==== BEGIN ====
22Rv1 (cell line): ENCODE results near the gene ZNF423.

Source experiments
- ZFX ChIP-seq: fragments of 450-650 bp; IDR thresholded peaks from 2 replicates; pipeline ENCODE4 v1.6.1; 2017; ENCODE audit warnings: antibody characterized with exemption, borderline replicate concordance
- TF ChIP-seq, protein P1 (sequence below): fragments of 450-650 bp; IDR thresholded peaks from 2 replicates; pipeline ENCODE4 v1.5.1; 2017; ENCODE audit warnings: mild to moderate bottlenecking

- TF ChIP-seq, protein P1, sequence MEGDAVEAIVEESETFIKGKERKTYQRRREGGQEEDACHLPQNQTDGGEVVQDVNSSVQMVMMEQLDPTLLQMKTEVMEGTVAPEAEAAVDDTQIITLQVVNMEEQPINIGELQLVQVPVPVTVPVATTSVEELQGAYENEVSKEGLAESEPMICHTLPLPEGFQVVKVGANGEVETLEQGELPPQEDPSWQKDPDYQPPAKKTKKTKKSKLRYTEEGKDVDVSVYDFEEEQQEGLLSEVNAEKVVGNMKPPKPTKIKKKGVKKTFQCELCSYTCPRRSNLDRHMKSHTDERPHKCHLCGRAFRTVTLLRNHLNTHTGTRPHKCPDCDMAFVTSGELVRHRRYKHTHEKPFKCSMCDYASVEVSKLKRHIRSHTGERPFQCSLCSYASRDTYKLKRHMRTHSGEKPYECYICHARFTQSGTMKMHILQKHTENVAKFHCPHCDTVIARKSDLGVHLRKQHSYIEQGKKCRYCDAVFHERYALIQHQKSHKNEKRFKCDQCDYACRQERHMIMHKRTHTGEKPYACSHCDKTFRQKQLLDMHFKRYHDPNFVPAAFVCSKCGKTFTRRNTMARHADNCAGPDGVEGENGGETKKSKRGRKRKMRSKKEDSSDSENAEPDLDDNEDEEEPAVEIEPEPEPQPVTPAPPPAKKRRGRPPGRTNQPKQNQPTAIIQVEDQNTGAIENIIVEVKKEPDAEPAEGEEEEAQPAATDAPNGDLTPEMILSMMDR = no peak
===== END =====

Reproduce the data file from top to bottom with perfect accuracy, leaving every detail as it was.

22Rv1 (cell line): ENCODE results near the gene ZNF423.

Source experiments
- ZFX ChIP-seq: fragments of 450-650 bp; IDR thresholded peaks from 2 replicates; pipeline ENCODE4 v1.6.1; 2017; ENCODE audit warnings: antibody characterized with exemption, borderline replicate concordance
- TF ChIP-seq, protein P1 (sequence below): fragments of 450-650 bp; IDR thresholded peaks from 2 replicates; pipeline ENCODE4 v1.5.1; 2017; ENCODE audit warnings: mild to moderate bottlenecking

- TF ChIP-seq, protein P1, sequence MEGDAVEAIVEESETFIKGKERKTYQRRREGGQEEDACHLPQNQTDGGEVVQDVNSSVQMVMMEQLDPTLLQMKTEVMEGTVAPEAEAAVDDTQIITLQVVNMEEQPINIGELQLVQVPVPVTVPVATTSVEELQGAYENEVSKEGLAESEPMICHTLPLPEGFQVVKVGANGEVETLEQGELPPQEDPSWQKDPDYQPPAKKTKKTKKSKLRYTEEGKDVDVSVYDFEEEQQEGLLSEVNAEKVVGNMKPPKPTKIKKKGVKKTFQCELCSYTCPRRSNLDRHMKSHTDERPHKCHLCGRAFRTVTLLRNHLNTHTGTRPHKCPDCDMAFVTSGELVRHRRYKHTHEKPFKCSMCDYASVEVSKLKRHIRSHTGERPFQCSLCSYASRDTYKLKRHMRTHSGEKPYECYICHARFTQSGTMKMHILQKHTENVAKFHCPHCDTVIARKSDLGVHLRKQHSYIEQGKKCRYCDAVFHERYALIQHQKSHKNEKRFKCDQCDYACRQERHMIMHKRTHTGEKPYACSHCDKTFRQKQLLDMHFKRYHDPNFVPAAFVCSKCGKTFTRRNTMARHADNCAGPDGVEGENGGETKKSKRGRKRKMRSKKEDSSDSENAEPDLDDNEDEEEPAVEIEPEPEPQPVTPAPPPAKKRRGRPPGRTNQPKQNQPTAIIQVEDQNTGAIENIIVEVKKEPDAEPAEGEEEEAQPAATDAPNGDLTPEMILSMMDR = no peak